More power to em...
The following is from yesterday's Hurriyet Daily News.

Hacker group faces up to 24 years in prison for ‘terrorist crimes’

ISTANBUL - Hürriyet Daily News

Hürriyet photo
Hürriyet photo
    Erdem GüneşErdem Güneşerdem.gunes@hdn.com.tr

    Ankara Court has accepted an indictment against RedHack, a Turkish hacker group, seeking prison sentences of 8.5 to 24 years for its members as “members of a terrorist group.”

    RedHack has denied the allegations, saying 10 people currently being tried have no ties with the group and that the allegations of terrorism are simply part of the government’s policy against all of its opponents in the country.

    “We just demand freedom and unlimited information. That’s why they call us terrorists. Those 10 people have no ties with us; they are only innocent people who shared the news [on online platforms] about us,” a RedHack member told the Hürriyet Daily Newsyesterday via instant messaging over Twitter. 

    The indictment likened Redhack’s activities to those of such outlawed leftist organizations as the Revolutionary People’s Liberation Party/Front (DHKP/C) or the outlawed Kurdistan Workers’ Party (PKK). 

    “It has been determined that [RedHack] has lent support to Marxist, Leninist, Maoist, leftist and separatist terrorist organizations. Hence, even though they are not members of those terrorist organizations, RedHack Kızılyıldızlar [RedStars] members can be considered to have perpetrated crimes in the name of those organizations,” the indictment read.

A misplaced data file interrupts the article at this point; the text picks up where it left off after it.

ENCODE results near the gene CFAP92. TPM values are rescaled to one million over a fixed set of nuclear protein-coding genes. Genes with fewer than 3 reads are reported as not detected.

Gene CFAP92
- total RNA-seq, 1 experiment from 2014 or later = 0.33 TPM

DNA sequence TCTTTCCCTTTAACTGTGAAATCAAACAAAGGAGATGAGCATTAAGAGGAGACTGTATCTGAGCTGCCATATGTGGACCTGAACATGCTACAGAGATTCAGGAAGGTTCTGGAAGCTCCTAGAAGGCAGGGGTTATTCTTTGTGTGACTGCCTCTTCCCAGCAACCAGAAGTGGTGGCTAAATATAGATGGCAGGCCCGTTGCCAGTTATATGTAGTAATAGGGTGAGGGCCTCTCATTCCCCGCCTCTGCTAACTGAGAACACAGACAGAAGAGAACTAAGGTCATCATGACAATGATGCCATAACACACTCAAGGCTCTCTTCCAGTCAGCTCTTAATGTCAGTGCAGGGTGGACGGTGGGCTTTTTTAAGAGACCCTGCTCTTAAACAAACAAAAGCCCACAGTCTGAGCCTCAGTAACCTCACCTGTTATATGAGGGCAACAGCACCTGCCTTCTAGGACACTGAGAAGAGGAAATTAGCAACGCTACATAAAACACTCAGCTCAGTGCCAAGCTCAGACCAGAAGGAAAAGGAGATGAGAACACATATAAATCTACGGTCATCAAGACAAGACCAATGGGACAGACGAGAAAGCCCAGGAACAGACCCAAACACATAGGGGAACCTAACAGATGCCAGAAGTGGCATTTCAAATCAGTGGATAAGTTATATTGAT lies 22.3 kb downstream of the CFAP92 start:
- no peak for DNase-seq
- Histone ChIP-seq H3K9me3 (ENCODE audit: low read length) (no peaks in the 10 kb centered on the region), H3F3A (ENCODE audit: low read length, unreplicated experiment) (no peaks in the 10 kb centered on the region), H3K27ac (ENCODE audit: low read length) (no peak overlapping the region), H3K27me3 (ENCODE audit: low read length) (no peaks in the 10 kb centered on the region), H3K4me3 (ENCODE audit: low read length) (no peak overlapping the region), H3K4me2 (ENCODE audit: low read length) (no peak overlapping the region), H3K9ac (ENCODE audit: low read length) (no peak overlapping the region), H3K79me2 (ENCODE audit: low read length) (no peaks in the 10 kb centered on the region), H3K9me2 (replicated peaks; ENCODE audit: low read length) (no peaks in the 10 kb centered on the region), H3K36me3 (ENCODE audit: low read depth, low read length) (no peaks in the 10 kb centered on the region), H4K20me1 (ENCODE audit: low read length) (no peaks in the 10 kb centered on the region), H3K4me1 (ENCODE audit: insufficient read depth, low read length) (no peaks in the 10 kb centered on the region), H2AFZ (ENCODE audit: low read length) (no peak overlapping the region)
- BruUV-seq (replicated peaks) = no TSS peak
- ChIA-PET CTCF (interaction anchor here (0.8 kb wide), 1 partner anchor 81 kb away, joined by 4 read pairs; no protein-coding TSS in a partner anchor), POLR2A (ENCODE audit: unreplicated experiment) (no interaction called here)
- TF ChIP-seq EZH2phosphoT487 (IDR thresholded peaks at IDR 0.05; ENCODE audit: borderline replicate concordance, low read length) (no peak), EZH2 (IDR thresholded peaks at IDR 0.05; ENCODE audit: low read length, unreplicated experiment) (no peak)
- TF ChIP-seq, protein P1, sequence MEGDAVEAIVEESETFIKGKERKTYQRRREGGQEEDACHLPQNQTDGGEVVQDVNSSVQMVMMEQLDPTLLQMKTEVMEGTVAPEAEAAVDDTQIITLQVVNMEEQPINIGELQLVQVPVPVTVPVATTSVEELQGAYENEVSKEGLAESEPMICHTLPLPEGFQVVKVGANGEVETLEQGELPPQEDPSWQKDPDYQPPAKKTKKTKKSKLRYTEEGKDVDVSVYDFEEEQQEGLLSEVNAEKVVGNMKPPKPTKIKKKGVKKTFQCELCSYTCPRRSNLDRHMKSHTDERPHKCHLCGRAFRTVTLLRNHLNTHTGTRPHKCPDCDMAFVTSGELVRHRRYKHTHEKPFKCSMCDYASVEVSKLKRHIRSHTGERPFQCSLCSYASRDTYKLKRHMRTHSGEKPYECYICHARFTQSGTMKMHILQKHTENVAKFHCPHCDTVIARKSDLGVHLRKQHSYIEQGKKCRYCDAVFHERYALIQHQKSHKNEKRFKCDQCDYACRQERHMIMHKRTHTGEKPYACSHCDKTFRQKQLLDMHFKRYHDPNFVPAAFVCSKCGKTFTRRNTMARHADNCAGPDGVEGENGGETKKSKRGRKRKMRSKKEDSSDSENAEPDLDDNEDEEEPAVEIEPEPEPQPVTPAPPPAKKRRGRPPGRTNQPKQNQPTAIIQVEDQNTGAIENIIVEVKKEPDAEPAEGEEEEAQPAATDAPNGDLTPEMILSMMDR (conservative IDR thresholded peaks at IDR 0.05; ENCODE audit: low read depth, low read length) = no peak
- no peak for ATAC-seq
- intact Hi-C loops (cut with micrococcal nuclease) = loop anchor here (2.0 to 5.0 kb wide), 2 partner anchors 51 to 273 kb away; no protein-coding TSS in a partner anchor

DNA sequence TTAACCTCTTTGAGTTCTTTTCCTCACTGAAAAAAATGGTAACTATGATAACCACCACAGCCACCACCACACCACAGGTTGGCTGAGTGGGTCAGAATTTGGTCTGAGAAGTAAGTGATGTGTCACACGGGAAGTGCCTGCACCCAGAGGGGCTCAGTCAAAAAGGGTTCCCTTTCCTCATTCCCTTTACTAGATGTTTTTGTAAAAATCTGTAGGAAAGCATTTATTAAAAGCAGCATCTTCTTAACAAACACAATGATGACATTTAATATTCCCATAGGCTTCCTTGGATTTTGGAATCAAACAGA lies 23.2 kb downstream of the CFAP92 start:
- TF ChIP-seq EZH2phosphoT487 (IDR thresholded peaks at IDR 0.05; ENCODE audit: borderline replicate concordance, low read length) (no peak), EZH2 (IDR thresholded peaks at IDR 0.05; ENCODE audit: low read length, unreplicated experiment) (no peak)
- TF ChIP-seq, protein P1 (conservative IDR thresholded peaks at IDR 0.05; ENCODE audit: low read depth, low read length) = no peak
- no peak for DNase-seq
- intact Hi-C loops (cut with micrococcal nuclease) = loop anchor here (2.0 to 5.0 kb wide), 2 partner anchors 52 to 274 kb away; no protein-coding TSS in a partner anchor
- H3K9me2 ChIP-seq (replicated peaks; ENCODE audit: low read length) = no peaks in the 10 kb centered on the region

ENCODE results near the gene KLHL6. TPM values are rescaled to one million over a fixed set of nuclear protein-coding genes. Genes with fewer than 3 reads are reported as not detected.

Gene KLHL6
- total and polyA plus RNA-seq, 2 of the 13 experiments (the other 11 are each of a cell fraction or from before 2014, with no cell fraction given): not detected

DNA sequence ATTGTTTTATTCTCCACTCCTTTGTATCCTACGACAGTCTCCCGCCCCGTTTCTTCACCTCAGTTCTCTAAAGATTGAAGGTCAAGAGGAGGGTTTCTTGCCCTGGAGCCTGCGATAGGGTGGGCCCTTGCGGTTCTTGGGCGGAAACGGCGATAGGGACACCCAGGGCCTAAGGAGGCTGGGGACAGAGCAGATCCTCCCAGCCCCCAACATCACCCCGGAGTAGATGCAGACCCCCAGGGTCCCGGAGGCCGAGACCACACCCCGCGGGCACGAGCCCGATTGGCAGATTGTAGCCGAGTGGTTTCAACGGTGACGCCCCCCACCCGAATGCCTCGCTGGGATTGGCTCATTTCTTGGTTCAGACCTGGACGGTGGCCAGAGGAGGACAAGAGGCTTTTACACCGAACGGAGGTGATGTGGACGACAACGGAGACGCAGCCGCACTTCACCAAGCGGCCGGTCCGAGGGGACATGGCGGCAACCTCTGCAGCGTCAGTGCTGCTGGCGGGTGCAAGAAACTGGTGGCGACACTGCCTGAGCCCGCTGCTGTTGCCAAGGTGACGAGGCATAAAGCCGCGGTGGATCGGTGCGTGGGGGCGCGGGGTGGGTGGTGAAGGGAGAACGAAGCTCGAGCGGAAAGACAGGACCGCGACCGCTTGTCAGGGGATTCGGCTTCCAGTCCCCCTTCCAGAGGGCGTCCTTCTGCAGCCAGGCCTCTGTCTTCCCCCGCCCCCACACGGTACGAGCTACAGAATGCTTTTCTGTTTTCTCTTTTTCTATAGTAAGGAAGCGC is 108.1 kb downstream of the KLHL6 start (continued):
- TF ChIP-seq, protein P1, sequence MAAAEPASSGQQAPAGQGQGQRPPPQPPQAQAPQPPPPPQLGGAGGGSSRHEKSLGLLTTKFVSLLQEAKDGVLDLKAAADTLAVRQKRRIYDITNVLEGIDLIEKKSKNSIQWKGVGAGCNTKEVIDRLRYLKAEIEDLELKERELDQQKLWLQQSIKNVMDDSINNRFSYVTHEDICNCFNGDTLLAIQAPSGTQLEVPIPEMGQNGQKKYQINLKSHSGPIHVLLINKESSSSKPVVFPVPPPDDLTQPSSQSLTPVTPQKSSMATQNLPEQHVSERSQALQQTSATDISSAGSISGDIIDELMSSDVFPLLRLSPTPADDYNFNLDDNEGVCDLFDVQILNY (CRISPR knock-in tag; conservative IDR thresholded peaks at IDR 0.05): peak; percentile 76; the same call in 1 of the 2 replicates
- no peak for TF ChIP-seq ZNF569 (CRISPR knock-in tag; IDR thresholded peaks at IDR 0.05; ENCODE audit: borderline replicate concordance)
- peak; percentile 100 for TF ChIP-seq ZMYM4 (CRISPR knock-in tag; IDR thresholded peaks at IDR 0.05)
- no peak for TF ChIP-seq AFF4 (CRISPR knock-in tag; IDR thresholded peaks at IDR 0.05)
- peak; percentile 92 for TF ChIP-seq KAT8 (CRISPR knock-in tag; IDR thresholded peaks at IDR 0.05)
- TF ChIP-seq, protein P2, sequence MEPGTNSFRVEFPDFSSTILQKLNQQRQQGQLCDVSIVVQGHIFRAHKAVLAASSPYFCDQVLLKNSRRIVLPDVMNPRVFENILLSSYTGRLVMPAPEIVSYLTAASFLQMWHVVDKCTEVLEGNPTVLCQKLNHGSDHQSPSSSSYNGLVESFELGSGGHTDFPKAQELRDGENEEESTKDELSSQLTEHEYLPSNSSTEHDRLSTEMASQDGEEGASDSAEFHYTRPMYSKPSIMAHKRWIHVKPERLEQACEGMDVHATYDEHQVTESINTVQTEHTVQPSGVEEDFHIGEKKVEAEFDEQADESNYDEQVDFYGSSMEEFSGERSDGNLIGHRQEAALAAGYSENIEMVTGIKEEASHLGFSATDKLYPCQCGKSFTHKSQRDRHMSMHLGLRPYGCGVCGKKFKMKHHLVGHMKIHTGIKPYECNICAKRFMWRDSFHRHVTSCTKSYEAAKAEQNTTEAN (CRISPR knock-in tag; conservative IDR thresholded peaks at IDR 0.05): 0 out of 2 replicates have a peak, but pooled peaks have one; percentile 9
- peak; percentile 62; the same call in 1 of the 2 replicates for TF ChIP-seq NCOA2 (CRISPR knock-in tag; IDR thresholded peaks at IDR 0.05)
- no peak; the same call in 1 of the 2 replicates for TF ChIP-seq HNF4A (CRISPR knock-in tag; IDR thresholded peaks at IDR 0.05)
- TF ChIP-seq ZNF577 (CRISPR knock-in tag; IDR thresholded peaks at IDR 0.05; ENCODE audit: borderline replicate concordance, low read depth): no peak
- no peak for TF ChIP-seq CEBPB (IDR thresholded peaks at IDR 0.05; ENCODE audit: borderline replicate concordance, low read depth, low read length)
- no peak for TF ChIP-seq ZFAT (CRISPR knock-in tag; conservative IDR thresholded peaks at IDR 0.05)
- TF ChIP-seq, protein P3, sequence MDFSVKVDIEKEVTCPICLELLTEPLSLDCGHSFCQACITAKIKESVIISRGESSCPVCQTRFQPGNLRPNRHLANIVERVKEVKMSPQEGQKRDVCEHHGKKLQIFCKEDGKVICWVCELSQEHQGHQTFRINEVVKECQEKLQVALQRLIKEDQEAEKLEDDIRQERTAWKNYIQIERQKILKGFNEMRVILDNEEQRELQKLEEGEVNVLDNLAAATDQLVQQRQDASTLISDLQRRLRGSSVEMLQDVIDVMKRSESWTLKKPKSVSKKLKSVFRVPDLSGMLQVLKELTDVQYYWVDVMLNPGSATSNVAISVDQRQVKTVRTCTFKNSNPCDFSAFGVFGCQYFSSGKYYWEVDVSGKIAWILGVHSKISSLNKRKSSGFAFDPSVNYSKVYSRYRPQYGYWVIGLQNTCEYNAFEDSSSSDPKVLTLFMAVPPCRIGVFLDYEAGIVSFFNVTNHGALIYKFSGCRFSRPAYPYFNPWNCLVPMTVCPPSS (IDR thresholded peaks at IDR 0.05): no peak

Because RedHack is a socialist group, it expects to be linked with leftist organizations, said the RedHack member who spoke to the Daily News, but he also denied that the group is armed. 

    “Who is not a terrorist these days, then? If you have a pen, you are a terrorist according to [the government],” the RedHack member said. 

    The prison sentences the prosecutor requested do have a legal basis because the group’s attacks have targeted governmental websites, a lawyer Yavuz Mavioğlu of the law firm ADMD told the Daily News.

    “When political hacking attacks were taken into account under Turkey’s present anti-terror laws, there was no doubt that suspects could receive long prison terms,” Mavioğlu said. 

    RedHack has attacked government websites and leaked information from them, and was previously listed as a terrorist group by the Turkish government. On July 3, RedHack revealed the identities of some foreign diplomatic personnel working in Turkey. The U.S. mission in Ankara condemned this action, and a prosecutor requested on July 6 that the group be listed as a terrorist organization. The group’s Twitter accounts were suspended immediately afterward. RedHack went on to disclose the identities of police informants, after academics and journalists who supported the group were threatened on July 16. A list of military personnel stationed at the Turkish military’s 2nd Commando Brigade was also exposed by the group on June 12. RedHack has also hacked the websites of the interior and justice ministries.

    Three suspects, Duygu Kerimoğlu, Alaattin Karagenç and Uğur Cihan Oktulmuş, have been held under arrest for the past seven months due to their suspected ties to the group.